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I use GVIM on Ubuntu 9.10. I'm looking for the right way to configure GVIM to be able to edit remote files (HTML, PHP, CSS) by for exemple ftp.

  • When i use :e scp://username@remotehost/./path/to/file i get: error detected while processing BufEnter Auto commands for "*":E472: Command failed.
  • When i open a file on remote via Dolphin or Nautilus, i cannot use other files with NERDTree.
  • Finally when i edit on remote a file via Dolphin the rights are changing to access interdit.

So how to use GVIM to edit remote files like on my localhost?

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Have you tried mapping a key to a function which takes the location as an arg an returns a call to scp with the location and a temp directory and then attempts to open it? You could augment this by binding a second key to write and them scp the file back. –  tzenes Jan 25 '10 at 23:38
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10 Answers 10

I've found running the filesystem over ssh (by means of sshfs) a better option than having the editor handle that stuff or running the editor itself over an ssh tunnel.

So you need to

apt-get install sshfs

and then

sshfs remoteuser@remotehost:/remote/path /local/mountpoint

And that will let you edit your remote files as if they were on your local file system.

To make it even smoother you can add a line to /etc/fstab

sshfs#remoteusername@remotehost:/remote/path /local/mountpoint fuse user,noauto

For some reason I find that I have to use fusermount -u /local/mountpoint rather then just umount /local/mountpoint when experimenting with this. Maybe that's just my distro.

Recently I've also noted that the mounting user must be in the fuse group. So:

sudo addgroup <username> fuse

An other popular option of course, would be to run vim (rather then gvim) inside a GNU Screen session on one machine and connect to that session via ssh from wherever you happen to be. Code along all day at work and in the evening you ssh into your office computer, reattach to your gnu screen session and pick up exactly where you left off. I used find the richer color palette to be the only thing I really missed from gvim when using vim, but that can actually be fixed thanks to a fork of urxvt that will let you customize the entire 256 position color palette, not just the 16 first positions of the palette that most terminal emulators will let you customize.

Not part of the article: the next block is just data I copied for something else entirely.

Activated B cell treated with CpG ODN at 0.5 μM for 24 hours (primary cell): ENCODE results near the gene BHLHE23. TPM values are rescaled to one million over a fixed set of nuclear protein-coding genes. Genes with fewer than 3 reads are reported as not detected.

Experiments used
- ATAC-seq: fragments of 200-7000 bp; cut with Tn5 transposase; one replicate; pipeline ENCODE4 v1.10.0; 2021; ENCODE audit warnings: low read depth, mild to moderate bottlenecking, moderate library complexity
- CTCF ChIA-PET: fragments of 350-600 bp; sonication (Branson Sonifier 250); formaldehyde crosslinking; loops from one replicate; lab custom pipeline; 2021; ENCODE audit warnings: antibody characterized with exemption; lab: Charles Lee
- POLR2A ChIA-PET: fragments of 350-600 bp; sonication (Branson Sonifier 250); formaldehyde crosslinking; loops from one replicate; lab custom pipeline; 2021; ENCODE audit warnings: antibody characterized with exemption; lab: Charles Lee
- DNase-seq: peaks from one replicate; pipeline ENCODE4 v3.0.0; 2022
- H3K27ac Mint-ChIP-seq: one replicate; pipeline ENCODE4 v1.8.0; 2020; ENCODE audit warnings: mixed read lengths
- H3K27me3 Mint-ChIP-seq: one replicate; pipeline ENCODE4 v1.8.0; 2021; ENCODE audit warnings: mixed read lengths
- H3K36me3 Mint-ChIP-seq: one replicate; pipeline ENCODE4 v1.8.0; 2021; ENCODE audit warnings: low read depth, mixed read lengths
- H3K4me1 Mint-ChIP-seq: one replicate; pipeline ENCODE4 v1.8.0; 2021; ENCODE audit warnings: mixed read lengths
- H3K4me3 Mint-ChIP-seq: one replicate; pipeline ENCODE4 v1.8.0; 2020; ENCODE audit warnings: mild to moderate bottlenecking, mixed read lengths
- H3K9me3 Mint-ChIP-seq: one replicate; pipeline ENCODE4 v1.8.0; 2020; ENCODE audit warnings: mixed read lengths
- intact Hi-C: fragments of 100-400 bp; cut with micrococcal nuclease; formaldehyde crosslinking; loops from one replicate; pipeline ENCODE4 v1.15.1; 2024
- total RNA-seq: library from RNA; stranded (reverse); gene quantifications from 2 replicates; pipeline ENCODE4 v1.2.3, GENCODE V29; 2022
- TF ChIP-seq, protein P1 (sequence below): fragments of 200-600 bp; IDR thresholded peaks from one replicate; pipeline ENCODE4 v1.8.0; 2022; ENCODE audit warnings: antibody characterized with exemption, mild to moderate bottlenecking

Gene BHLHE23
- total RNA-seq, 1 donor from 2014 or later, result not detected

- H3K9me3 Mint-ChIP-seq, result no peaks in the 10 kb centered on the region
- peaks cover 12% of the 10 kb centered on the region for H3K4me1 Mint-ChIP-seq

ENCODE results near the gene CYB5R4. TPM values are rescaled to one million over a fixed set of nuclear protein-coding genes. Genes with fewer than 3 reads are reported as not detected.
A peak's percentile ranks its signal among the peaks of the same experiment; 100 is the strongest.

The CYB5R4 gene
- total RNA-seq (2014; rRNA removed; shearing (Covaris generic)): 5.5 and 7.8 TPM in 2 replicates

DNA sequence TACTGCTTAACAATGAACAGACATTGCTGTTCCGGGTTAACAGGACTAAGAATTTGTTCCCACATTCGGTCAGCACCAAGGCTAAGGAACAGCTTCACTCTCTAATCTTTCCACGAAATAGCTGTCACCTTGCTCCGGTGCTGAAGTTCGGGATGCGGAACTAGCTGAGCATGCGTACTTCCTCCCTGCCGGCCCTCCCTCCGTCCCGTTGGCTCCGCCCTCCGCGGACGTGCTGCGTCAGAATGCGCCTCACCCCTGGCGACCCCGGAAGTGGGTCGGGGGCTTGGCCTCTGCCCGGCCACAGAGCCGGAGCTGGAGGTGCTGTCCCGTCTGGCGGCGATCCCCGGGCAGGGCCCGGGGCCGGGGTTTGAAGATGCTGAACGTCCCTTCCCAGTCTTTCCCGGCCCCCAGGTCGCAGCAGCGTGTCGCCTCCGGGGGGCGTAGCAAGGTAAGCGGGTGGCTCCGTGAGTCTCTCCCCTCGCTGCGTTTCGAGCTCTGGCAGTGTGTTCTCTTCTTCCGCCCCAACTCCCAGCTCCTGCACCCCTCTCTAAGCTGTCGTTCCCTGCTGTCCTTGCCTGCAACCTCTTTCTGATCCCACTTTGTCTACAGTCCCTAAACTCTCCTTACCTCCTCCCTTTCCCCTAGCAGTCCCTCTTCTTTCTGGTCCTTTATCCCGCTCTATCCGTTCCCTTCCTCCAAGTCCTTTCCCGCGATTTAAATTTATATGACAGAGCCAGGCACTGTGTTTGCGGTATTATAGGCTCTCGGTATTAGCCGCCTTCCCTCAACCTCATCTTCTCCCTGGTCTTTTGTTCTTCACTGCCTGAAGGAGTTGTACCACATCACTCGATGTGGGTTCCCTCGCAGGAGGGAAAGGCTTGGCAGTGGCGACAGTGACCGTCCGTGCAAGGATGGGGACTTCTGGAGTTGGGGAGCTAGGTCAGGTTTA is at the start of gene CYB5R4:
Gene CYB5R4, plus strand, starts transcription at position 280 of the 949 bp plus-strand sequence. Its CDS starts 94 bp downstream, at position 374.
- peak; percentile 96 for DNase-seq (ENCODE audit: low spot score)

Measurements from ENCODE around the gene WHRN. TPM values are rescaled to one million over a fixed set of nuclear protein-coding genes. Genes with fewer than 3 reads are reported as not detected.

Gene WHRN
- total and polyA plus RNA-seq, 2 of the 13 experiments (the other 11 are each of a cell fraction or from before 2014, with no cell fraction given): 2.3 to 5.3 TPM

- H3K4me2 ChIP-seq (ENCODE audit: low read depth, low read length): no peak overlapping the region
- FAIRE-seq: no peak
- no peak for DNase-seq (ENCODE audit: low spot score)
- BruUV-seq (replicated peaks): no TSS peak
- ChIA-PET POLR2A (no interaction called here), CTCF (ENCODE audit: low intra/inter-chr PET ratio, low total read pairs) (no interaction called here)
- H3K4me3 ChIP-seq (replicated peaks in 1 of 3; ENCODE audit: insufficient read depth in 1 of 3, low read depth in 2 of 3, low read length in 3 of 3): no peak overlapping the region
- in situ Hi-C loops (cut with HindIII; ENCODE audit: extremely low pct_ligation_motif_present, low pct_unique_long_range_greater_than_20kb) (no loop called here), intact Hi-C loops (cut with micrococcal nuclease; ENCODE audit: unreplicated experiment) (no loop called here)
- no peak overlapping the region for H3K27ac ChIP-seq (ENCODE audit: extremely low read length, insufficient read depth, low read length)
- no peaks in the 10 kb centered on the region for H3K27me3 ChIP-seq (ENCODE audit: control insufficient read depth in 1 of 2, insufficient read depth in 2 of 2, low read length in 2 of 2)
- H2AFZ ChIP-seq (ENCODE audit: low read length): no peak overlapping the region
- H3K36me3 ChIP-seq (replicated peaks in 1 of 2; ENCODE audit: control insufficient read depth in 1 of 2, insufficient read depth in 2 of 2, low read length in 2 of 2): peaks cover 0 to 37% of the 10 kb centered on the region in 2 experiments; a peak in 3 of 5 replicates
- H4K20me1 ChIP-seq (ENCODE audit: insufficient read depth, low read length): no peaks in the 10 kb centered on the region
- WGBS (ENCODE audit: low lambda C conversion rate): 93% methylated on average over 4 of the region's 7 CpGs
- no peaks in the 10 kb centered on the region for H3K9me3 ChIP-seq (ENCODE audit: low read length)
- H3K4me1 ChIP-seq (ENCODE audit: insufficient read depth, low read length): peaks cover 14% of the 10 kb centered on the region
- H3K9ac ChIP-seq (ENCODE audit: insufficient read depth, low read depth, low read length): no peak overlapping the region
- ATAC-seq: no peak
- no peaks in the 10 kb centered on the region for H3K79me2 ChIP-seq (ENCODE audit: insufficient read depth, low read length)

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as far as vim colors go, try looking here: vim.wikia.com/wiki/256_colors_in_vim –  Christian Oudard Feb 25 '11 at 14:43
    
You can get 256 colors in a lot of terminal emulators, but the palette (beyond the first 16 colors) is fixed, so most gvim color themes will still not look that great in vim. However there's a brand new rxvt-unicode fork that will let you create a custom palette. I still haven't really tried it out, but it looks promising. –  oivvio Mar 2 '11 at 14:24
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In order for netrw to work seamlessly, I believe you need to not be in compatibility mode.

Try

:set nocompatible

then

:edit scp://host/path/to/file

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I've used this method a number of times successfully. –  wom Sep 20 '10 at 13:45
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There is one way and that is using the remote host's copy, using SSH to forward the X11 client to you, like so:

user@local:~/$ ssh -X user@host
...
user@host:~/$ gvim file

The latter command should open gvim on your desktop. Of course, this relies on the remote host having X11 / gnome / gvim installed in the first place, which might not be the solution you're looking for / an option in your case.

Note: X11 forwarding can be a security risk.

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Is there a way to some sort of caching? If you are on a slow network, it can be a pain to remote develop. –  Begui Feb 8 '12 at 22:57
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Try this

:e scp://username@remotehost//path/to/file

Note that the use of // is intentional after remotehost it gives the absolute path of your file :)

http://www.celsius1414.com/2009/08/19/how-to-edit-remote-files-with-local-vim/